Thursday, May 04, 2006

Hierarchical Data (DB2 vs. MySQL)

I attended the MySQL User's Conference in Santa Clara last week -- big thanks to the organizers, it was an excellent event. While there, I attended a number of session talks, including one on hierarchical data handling in MySQL, presented by Mike Hillyer. I came away somewhat puzzled by the methodology of the handling of hierarchical data.

The method proposed to handle this kind of data was to used nested sets to encapsulate the data so that it can be processed through SQL query methods. In nested set theory, essentially you surround a root node with numerical values starting at 1, and going up to a given maximum number that allows you to give a left (1) and right (max) number to surround all your child nodes.

For example, if we had a parent with two child nodes, and each of those child nodes had two leaf nodes (leaf nodes are child nodes, but with the smallest possible data element), then the numbers would be:

parent: left => 1, right => 14
child: left => 2, right => 7
leaf: left => 3, right => 4
leaf: left => 5, right => 6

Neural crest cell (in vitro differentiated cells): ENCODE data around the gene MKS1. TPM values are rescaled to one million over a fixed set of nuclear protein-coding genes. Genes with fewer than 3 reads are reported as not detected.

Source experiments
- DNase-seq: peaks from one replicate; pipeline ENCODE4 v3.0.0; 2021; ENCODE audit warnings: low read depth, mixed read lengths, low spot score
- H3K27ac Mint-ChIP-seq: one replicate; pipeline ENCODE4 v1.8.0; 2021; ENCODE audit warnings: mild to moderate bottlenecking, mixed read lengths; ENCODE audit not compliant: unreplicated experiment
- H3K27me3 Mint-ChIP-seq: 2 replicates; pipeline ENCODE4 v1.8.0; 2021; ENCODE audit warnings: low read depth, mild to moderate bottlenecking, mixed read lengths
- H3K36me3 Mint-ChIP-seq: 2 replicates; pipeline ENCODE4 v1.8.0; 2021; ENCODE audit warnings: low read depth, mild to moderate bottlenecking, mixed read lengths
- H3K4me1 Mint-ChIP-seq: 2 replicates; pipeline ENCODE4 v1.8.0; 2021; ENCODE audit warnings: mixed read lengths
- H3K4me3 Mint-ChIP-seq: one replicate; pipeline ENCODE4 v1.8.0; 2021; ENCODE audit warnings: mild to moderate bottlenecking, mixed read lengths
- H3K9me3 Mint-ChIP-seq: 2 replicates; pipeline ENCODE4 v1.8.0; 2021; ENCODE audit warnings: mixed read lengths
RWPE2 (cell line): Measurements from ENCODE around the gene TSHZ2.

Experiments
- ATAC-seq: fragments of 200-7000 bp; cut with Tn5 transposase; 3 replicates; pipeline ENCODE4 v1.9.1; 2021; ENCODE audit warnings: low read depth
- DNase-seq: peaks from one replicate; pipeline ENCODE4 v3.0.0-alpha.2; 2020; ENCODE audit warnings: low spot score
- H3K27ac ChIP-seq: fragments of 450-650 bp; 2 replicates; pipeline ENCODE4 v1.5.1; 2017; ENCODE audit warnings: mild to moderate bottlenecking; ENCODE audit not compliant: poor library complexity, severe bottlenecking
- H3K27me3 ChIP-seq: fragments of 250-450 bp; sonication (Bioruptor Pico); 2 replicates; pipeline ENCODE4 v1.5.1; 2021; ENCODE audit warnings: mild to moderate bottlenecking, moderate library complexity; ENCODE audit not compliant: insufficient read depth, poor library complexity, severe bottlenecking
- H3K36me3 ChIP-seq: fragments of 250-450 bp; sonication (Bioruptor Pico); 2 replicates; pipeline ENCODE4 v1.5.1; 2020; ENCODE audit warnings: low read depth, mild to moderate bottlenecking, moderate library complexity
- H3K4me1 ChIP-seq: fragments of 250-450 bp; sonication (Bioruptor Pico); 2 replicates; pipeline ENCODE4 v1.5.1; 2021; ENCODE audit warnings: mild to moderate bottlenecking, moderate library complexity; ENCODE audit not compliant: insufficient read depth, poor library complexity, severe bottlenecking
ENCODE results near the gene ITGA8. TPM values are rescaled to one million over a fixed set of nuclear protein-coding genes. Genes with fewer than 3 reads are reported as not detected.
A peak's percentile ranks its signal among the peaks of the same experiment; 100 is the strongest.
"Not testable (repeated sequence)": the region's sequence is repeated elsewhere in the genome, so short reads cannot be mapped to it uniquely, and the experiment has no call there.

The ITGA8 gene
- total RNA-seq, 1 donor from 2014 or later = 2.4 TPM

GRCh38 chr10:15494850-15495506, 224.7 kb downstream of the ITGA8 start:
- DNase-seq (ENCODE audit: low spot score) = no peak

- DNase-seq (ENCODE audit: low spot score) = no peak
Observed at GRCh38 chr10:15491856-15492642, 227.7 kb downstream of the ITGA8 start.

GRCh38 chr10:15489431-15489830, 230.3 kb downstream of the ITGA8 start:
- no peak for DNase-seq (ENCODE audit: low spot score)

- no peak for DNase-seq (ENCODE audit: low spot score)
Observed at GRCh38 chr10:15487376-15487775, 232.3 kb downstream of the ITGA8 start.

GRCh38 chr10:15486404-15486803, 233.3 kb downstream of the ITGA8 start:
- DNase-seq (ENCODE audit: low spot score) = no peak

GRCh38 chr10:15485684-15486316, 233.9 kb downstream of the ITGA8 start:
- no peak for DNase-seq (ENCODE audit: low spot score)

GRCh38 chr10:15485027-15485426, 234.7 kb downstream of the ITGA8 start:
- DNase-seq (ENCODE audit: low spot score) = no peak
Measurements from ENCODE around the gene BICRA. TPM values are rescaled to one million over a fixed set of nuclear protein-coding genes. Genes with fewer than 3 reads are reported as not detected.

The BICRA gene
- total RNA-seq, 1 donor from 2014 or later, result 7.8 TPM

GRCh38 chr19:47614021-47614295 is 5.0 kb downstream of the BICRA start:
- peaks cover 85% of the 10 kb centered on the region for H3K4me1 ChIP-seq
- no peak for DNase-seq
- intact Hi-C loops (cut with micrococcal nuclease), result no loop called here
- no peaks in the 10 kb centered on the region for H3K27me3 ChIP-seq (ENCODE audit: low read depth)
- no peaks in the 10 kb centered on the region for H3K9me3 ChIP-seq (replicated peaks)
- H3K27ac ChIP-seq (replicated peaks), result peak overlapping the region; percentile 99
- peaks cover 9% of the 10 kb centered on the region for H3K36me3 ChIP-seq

child: left => 8, right => 13
leaf: left => 9, right => 10
leaf: left => 11, right => 12

Then you can programmatically determine leaf nodes by a simple alegbraic formula that states that the leaf nodes are the only children where the left value + 1 = right value.

As interesting an implementation as this is (and you can read a more detailed exampled about it here), it still leaves me confused. Why not use a database that handles XML data trees (which is essentially what a hierarchical data set is) natively? The nested set theory is a much more inefficient means of data storage and retreival, and means that you have to continually rebase your node numbers if you add elements, and therefore you also need to keep re-indexing your database.

What I would recommend is that developers look into the native XML storage facilities of DB2's Viper release and see how much faster both data queries and database administration can be when you can handle hierarchical data in a more straightforward manner.

No comments:

Post a Comment

Note: Only a member of this blog may post a comment.

Google Analytics Alternative